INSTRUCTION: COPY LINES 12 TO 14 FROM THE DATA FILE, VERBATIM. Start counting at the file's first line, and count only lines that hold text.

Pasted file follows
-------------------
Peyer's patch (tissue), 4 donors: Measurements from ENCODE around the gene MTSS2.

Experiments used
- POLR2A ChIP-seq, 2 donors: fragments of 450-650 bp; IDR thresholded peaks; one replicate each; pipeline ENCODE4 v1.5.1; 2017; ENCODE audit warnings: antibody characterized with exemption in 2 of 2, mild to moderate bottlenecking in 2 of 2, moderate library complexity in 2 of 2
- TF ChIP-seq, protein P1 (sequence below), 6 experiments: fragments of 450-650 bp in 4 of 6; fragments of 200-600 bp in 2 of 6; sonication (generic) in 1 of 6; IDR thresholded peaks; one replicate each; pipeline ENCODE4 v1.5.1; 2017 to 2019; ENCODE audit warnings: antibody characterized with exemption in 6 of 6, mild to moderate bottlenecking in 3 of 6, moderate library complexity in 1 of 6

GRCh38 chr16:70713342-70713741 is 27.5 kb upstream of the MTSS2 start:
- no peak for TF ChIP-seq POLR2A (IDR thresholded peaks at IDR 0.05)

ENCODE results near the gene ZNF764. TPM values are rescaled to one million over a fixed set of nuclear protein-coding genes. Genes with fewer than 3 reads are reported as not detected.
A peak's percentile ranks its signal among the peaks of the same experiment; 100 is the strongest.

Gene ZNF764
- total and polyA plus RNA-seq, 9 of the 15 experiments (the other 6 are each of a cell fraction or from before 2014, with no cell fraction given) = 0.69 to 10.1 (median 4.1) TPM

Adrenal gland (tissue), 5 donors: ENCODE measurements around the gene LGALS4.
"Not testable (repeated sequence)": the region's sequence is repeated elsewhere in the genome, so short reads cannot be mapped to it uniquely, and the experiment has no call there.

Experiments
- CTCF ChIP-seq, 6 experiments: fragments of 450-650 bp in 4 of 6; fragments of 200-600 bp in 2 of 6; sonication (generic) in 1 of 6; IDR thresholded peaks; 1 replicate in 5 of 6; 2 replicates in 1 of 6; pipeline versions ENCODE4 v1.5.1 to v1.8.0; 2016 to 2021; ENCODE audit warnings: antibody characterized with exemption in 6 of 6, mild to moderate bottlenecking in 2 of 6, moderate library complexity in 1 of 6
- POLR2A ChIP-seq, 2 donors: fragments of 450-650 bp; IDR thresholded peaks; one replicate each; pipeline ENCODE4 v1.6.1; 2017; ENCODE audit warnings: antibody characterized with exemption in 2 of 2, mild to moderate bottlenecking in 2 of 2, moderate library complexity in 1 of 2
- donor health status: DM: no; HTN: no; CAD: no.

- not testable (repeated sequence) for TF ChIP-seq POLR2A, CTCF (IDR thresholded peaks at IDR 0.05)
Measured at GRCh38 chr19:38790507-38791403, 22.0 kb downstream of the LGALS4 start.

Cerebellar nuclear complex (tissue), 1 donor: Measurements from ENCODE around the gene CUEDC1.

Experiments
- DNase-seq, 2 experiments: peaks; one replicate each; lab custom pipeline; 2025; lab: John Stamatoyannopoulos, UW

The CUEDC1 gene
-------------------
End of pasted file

"Not testable (repeated sequence)": the region's sequence is repeated elsewhere in the genome, so short reads cannot be mapped to it uniquely, and the experiment has no call there.

Experiments
- CTCF ChIP-seq, 6 experiments: fragments of 450-650 bp in 4 of 6; fragments of 200-600 bp in 2 of 6; sonication (generic) in 1 of 6; IDR thresholded peaks; 1 replicate in 5 of 6; 2 replicates in 1 of 6; pipeline versions ENCODE4 v1.5.1 to v1.8.0; 2016 to 2021; ENCODE audit warnings: antibody characterized with exemption in 6 of 6, mild to moderate bottlenecking in 2 of 6, moderate library complexity in 1 of 6